Wednesday, January 12, 2011

Review: Annexed by Sharon Dogar

 Sharon Dogar, Houghton Mifflin, 2010, 17.00hb, 341pp, 978-0-547-50195-6, 12 and up

Author Sharon Dogar has bravely entered Anne Frank’s annex to tell Peter Van Pels’ compelling story. Readers might be hesitant, as I was, to cross the boundary into such hallowed ground, but it is well worth it.   Dogar has fleshed out the account of the families hiding in the Amsterdam attic during World War II and given us another view of Anne, through Peter’s watchful eye.  She has taken great care to keep events historically accurate, while at the same time providing Peter with a depth unavailable in Anne’s diary.   Dogar tells Peter’s story in first person narrative and begins his tale as he is dying in the camps after being found in the annex.  Readers who followed Anne’s journey along in her diary will feel the same pull and compassion toward Peter.  This can be read as a stand-alone book, but will work as a wonderful companion to The Diary of Anne Frank.  Dogar provides readers with additional information in a preface and author’s note.  A list of books, dvd’s and websites is also included, which teacher’s will love.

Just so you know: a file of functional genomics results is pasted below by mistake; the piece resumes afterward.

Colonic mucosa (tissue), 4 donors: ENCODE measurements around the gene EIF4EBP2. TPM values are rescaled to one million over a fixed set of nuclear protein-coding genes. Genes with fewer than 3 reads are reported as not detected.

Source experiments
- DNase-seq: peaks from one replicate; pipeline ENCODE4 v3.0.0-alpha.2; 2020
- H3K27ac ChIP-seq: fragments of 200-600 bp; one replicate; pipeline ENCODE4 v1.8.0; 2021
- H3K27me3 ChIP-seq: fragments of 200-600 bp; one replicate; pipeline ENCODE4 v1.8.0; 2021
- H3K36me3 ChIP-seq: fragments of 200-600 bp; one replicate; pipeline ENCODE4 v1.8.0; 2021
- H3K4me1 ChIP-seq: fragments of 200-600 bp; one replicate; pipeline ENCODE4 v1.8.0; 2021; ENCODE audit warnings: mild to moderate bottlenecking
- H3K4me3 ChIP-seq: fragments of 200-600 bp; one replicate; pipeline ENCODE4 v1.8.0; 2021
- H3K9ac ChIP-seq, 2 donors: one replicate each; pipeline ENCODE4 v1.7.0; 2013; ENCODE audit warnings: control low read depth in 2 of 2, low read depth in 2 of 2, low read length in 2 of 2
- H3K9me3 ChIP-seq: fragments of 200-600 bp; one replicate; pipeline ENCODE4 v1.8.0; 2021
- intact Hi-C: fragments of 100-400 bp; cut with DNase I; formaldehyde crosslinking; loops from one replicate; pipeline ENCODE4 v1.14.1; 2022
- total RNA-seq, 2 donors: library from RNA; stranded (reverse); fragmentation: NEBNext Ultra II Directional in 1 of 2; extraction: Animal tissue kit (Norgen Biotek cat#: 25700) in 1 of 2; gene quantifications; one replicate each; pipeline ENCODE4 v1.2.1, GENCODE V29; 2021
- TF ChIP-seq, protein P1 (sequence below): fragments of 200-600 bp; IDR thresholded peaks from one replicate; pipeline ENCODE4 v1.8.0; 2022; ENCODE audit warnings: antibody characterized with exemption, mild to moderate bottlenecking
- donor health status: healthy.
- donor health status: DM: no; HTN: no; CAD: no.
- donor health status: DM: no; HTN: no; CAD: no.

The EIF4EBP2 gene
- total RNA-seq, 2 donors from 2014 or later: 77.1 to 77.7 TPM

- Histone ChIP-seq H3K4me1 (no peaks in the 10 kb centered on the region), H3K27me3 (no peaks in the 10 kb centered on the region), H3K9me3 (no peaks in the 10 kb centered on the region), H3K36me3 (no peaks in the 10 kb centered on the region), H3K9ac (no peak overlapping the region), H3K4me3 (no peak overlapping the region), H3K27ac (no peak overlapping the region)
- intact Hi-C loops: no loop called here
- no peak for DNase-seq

1 comment:

Gehayi said...

I think it's worth noting that Anne Frank's cousin objected to this book, saying, ""Anne was not the child she is in this book. I also do not think that their terrible destiny should be used to invent some fictitious story."

And frankly, no pun intended, I have to agree. This isn't an alternate universe story. It's not a story about a fictional character. This purports to be an accurate portrayal of Peter Van Pels (depicted as shy in Anne's diary) and his sexual affair with young Anne--because Dogar believes that, since they were teenagers, they MUST have been overwhelmed by hormones and therefore MUST have slept together.

Like I said--if this were an AU, I wouldn't mind. But I keep seeing it referred to as "a companion book to Anne Frank's diary"--which gives the impression that it is not only historically accurate but a historical document. And I'm not comfortable with that.